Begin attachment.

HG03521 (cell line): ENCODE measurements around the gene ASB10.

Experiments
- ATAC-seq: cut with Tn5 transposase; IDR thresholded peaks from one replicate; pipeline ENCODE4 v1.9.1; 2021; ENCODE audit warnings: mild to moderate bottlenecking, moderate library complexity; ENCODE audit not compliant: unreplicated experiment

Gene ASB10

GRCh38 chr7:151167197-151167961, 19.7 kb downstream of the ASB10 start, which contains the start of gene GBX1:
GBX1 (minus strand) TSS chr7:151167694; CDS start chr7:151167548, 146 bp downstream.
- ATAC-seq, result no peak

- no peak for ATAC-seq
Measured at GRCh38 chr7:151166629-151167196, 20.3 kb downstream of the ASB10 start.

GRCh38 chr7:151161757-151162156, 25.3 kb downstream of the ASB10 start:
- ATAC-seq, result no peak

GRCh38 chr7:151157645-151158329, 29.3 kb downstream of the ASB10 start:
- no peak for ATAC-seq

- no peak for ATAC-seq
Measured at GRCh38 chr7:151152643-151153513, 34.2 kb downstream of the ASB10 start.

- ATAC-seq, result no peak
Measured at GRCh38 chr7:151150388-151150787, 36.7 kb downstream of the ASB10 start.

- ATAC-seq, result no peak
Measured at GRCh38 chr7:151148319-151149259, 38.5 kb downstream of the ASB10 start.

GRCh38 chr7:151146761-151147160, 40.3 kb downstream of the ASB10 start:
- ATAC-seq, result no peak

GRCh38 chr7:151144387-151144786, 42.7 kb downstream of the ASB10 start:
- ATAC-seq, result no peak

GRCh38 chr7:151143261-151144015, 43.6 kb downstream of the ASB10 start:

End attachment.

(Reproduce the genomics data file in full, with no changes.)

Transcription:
HG03521 (cell line): ENCODE measurements around the gene ASB10.

Experiments
- ATAC-seq: cut with Tn5 transposase; IDR thresholded peaks from one replicate; pipeline ENCODE4 v1.9.1; 2021; ENCODE audit warnings: mild to moderate bottlenecking, moderate library complexity; ENCODE audit not compliant: unreplicated experiment

Gene ASB10

GRCh38 chr7:151167197-151167961, 19.7 kb downstream of the ASB10 start, which contains the start of gene GBX1:
GBX1 (minus strand) TSS chr7:151167694; CDS start chr7:151167548, 146 bp downstream.
- ATAC-seq, result no peak

- no peak for ATAC-seq
Measured at GRCh38 chr7:151166629-151167196, 20.3 kb downstream of the ASB10 start.

GRCh38 chr7:151161757-151162156, 25.3 kb downstream of the ASB10 start:
- ATAC-seq, result no peak

GRCh38 chr7:151157645-151158329, 29.3 kb downstream of the ASB10 start:
- no peak for ATAC-seq

- no peak for ATAC-seq
Measured at GRCh38 chr7:151152643-151153513, 34.2 kb downstream of the ASB10 start.

- ATAC-seq, result no peak
Measured at GRCh38 chr7:151150388-151150787, 36.7 kb downstream of the ASB10 start.

- ATAC-seq, result no peak
Measured at GRCh38 chr7:151148319-151149259, 38.5 kb downstream of the ASB10 start.

GRCh38 chr7:151146761-151147160, 40.3 kb downstream of the ASB10 start:
- ATAC-seq, result no peak

GRCh38 chr7:151144387-151144786, 42.7 kb downstream of the ASB10 start:
- ATAC-seq, result no peak

GRCh38 chr7:151143261-151144015, 43.6 kb downstream of the ASB10 start: